Barrio Stories Nogales is about envisioning a future where Morley Avenue and downtown Nogales are a hub for creative activity, locally driven commerce and unifying community events.
This event is part of the effort to revitalize Morley Avenue, says Marc David Pinate, who is the event’s shadow theater director and worked with the high school students to turn the oral stories they collected into plays.
One impetus for this entire project, which started four years ago, was talent flight, Pinate said, talking about the many young people who leave Nogales after high school because there’s not enough to keep them there.
As the artist with Borderlands got to better understand the Nogales community, it became apparent that many who have a stake in Morley Avenue would like to see more art events in the downtown area, as a way to revitalize the area for residents and to draw people from outside Nogales.
“This business-arts district is more aimed at the rest of Arizona, certainly Tucson and the Tucson-Nogales corridor, but even further up into Phoenix,” Pinate said. “It’s an amazing culture already because it’s binational and everybody is bicultural, and it’s so fluid the way that everybody is bilingual and bicultural and can just go back and forth like nothing.”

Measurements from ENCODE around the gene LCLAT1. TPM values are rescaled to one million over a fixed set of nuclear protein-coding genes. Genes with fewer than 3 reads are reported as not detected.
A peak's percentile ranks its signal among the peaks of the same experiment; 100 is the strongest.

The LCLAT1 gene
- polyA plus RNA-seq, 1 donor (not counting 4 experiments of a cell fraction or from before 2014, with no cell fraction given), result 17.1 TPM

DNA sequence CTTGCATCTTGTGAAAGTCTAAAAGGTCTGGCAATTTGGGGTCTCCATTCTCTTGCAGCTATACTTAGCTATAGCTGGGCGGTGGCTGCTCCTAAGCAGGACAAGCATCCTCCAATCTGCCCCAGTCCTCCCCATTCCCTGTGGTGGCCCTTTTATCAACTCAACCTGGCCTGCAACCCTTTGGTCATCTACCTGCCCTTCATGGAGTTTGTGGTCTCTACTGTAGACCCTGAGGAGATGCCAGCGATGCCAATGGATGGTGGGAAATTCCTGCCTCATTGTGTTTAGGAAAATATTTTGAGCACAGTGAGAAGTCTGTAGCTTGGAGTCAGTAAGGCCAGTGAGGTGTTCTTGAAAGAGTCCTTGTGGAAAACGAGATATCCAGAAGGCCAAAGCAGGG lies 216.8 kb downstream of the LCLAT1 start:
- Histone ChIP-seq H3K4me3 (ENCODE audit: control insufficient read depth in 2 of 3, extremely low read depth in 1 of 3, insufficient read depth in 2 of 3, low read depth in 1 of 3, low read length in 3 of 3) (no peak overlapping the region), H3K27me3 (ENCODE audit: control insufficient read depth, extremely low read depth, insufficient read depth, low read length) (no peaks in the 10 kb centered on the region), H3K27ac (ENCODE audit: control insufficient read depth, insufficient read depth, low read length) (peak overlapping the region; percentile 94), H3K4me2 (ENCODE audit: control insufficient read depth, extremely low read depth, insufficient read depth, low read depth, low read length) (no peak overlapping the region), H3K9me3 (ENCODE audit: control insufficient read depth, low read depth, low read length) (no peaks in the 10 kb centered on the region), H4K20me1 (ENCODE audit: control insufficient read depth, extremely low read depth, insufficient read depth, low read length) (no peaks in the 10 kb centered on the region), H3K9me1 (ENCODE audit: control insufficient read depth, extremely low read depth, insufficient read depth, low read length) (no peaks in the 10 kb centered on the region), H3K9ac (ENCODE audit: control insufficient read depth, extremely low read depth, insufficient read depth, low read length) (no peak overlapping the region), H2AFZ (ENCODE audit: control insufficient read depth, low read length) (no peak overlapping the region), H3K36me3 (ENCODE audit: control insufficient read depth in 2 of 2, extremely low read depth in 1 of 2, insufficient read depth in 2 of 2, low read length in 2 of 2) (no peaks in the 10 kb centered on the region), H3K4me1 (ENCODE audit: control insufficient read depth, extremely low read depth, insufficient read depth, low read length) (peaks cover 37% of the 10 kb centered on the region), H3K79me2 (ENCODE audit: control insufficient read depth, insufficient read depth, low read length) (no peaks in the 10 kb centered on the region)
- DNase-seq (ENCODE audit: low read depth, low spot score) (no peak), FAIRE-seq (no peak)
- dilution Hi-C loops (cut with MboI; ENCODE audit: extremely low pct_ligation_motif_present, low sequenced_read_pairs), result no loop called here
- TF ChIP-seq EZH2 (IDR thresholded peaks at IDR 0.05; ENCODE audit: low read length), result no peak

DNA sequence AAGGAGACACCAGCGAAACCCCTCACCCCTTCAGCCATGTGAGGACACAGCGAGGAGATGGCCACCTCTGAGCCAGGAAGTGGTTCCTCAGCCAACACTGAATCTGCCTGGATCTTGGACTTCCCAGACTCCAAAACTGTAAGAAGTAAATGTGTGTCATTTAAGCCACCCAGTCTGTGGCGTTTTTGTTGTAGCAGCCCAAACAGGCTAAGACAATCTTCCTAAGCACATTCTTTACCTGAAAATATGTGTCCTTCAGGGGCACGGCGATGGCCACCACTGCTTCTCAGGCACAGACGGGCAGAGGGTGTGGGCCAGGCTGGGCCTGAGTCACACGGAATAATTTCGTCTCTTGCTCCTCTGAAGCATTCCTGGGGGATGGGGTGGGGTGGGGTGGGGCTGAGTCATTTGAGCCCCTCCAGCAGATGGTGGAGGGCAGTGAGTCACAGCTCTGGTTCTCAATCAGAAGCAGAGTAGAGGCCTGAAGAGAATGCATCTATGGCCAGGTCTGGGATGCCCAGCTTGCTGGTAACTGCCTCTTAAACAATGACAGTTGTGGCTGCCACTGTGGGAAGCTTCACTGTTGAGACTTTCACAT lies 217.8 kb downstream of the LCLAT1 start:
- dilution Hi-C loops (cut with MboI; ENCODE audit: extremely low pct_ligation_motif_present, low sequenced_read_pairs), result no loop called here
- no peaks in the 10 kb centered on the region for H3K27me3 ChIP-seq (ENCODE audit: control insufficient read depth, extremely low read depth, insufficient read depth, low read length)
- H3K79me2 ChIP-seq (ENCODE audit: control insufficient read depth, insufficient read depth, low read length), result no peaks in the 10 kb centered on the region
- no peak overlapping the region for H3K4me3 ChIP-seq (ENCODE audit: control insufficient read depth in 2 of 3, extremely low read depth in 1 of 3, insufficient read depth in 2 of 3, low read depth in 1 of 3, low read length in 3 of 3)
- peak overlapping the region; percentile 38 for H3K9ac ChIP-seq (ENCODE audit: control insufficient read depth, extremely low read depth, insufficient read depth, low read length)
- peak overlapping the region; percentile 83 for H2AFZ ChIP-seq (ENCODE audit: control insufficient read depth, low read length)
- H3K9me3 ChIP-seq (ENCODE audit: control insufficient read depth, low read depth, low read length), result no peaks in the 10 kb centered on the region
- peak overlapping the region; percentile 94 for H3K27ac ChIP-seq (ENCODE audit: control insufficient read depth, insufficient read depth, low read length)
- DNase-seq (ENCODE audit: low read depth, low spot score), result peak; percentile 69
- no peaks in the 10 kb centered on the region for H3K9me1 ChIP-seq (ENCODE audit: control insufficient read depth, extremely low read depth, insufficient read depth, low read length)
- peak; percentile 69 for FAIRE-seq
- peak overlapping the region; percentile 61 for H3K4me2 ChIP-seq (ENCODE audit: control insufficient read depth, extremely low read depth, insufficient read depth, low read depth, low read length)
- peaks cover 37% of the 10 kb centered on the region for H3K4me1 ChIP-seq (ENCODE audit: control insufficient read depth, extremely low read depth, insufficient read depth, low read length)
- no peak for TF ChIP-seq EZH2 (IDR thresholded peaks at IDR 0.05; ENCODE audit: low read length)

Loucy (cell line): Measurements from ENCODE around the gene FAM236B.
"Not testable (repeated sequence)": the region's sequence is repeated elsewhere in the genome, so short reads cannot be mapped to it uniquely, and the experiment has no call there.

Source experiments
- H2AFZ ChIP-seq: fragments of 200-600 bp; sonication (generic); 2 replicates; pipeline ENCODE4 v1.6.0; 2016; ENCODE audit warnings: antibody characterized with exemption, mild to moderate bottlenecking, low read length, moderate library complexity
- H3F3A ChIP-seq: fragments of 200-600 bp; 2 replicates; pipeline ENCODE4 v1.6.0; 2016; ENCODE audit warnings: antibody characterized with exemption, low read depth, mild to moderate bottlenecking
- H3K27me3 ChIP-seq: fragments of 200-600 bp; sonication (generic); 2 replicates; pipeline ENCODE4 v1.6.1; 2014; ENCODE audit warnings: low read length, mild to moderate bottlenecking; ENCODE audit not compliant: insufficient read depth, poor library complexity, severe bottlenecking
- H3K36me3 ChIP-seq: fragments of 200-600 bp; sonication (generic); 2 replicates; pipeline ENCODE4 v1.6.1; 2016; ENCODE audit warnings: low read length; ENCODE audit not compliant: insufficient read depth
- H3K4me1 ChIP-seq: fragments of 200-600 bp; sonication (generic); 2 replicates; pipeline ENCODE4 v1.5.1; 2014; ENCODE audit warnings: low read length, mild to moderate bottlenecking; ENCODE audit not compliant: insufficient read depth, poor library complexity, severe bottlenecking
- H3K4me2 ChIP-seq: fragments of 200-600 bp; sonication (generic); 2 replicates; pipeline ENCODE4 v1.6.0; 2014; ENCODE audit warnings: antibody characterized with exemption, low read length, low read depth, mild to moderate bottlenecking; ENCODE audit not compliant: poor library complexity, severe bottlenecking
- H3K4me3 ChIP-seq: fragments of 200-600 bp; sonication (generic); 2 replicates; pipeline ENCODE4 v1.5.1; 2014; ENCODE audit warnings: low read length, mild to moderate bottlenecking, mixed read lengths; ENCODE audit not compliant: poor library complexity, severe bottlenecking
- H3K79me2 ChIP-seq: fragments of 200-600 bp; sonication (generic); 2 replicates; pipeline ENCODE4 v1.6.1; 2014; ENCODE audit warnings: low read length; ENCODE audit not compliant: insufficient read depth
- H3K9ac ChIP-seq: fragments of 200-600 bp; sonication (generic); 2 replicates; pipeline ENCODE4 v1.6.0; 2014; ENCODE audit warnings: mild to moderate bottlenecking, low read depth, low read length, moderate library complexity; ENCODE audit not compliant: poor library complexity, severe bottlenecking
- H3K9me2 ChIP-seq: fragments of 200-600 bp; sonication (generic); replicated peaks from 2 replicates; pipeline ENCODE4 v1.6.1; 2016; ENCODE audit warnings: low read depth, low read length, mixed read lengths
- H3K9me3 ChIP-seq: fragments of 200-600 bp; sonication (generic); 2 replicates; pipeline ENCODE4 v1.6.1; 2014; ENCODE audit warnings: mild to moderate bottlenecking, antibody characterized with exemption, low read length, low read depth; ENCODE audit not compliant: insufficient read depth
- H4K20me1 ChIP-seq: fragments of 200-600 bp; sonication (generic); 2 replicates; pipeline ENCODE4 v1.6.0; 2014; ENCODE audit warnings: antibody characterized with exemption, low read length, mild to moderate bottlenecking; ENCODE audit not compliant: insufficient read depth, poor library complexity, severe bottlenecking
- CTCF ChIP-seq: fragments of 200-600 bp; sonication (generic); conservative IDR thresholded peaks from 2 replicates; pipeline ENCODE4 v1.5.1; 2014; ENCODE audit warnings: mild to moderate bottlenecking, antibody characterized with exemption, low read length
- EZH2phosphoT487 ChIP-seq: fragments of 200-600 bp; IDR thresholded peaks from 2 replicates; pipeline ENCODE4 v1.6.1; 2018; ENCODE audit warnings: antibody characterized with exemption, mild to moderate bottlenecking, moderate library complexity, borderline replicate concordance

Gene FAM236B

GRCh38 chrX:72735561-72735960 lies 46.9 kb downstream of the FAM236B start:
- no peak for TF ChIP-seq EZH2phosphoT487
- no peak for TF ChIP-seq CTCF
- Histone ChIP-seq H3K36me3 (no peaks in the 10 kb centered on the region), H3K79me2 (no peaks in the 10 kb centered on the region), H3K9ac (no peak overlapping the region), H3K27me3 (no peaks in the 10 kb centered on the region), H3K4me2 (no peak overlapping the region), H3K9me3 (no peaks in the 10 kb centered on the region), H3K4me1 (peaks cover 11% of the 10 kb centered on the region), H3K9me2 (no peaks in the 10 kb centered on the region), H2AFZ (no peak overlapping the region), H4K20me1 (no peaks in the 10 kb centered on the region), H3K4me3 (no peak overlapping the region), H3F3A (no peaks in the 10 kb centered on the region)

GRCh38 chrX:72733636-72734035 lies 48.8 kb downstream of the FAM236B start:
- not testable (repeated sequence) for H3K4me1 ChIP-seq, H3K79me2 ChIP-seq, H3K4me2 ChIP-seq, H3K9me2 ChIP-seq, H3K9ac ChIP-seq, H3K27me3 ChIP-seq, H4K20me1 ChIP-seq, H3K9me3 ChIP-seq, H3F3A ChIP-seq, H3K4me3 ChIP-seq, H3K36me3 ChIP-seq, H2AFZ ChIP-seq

Changing the narrative
A second impetus for this project is to facilitate a narrative shift about the border, away from the idea that it’s a dangerous place to be feared, Pinate said.
Apart from 17 partners on the project, including working with teens from the county’s Gear Up Program, the project also has a steering committee that meets once a month, made up of elected officials, local business owners, representatives from the arts community, local students, representatives from the local historical society and more.
Pinate asked Nogales City Councilwoman Liza Montiel, an active member of the committee, why she was so dedicated to the project, and she said the event was needed. You’re telling our story, he remembers her saying.
Pinate worked with 10 students to help them turn the stories they gathered into a giant puppet play — a teenage love story set in the tradition of the crowning of las reinas, the queens — a tradition that now only has some vestiges of the festival the elders remember.
The teens learned from their grandparents and great-grandparents that in the ’50s, the Nogales border would open for four or five days, Pinate said. There was a parade that started on the Arizona side and went into the Mexican side and back again. And the stage where las reinas were crowned was right on the border line — half the stage was in Mexico and half was in Arizona.
These are stories these kids never heard about.